The Hawk

Shelburne, Nova Scotia

0 out of 5 stars0 out of 5 stars0 out of 5 stars0 out of 5 stars0 out of 5 stars
0 Reviews
0 out of 5
If you are a birdwatcher, then The Hawk is one place you must visit. Considered possibly the finest birding site accessible by foot in Atlantic Canada, The Hawk enjoys an unparalleled diversity of bird species at any time of the year. As the southernmost tip of the province, and on one of the great migratory bird routes of North America, Cape Sable Island is a stopping place for many regulars and an endlessly surprising variety of rare and stray species blown in off the stormy Atlantic Ocean. Migrating shorebirds gather here in great flocks in the spring and fall. Snowy owls often choose its windswept grasses as an ideal home for the winter. The Hawk is also an example of the casual and unintended destructiveness of human activity. The dunes here, still impressive and dramatic, once rose almost 40m/yd above the high water – the highest dunes in Canada. By 1829, sheep released by the settlers to graze on the grasses that covered the dunes, and protected them from erosion from the vicious winds, had reduced the dunes to half their former height.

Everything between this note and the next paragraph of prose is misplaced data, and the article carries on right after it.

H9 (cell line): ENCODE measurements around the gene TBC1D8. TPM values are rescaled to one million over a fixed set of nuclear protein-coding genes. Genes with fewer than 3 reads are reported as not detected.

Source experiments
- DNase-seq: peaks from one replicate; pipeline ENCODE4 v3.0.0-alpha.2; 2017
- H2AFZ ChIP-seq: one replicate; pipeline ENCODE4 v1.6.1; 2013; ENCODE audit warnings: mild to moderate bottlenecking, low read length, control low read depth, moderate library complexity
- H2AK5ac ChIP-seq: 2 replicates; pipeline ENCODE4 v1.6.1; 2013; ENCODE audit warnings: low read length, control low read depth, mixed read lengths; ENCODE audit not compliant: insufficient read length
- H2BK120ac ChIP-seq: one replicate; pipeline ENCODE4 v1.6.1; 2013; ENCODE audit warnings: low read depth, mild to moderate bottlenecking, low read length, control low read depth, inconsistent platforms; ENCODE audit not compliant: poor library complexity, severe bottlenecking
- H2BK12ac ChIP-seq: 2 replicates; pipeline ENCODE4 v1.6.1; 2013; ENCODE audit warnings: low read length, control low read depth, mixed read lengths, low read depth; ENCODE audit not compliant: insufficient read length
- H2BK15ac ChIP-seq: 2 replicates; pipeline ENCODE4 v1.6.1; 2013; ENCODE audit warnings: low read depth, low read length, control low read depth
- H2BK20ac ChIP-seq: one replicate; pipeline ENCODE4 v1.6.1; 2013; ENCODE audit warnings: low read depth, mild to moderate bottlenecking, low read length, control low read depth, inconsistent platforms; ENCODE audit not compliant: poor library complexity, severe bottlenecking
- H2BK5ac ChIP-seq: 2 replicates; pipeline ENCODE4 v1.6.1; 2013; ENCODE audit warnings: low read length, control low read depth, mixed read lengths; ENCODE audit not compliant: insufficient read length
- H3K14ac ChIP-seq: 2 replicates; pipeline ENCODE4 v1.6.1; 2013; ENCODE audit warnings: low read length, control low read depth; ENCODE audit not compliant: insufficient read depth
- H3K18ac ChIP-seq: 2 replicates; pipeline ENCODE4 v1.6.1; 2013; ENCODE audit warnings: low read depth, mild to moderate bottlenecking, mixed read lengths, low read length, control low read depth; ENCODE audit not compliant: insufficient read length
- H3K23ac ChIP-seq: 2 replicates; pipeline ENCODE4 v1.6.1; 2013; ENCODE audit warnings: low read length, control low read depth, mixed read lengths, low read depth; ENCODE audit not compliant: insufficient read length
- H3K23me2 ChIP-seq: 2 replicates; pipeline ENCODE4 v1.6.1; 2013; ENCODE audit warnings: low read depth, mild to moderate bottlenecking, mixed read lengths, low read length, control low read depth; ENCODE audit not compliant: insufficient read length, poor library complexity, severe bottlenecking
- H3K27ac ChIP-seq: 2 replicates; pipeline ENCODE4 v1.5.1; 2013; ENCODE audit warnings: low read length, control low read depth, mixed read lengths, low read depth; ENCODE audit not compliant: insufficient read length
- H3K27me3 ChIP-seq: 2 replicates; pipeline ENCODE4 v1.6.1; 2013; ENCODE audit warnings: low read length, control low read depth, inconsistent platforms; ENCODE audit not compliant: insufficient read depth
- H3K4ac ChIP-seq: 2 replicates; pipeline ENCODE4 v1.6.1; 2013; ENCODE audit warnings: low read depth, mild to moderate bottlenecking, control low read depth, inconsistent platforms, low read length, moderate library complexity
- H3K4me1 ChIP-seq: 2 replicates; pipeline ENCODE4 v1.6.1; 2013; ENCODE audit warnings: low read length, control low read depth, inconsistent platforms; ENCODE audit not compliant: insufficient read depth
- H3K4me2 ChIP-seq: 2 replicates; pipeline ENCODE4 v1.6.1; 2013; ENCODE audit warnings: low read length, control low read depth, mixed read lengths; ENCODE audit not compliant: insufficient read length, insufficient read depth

Hiking Trails of Nova Scotia

DESCRIPTION FROM:

Hiking Trails of Nova Scotia

by Michael Haynes (Goose Lane Editions)

If you are a birdwatcher, then The Hawk is one place you must visit. Considered possibly the finest birding site accessible by foot in Atlantic Canada, The Hawk enjoys an unparalleled diversity of bird species at any time of the year. As the southernmost tip of the province, and on one of the great migratory bird routes of North America, Cape Sable Island is a stopping place for many regulars and an endlessly surprising variety of rare and stray species blown in off the stormy Atlantic Ocean. Migrating shorebirds gather here in great flocks in the spring and fall.

Snowy owls often choose its windswept grasses as an ideal home for the winter. The Hawk is also an example of the casual and unintended destructiveness of human activity. The dunes here, still impressive and dramatic, once rose almost 40m/yd above the high water – the highest dunes in Canada. By 1829, sheep released by the settlers to graze on the grasses that covered the dunes, and protected them from erosion from the vicious winds, had reduced the dunes to half their former height.

©  Michael Haynes/Goose Lane Editions. All Rights Reserved.

Activity Type: Hiking
Nearby City: Shelburne
Distance: 5.25
Trail Type: Loop/Lollipop
Skill Level: Easy to Moderate
Duration: 2 to 3 hours
Season: Best spring through fall
Local Maps: Sable Island 20 P/5
Driving Directions: Directions to The Hawk

Recent Trail Reviews

There are no reviews for this trail.

Trail Photos

Activity Feed

May 2018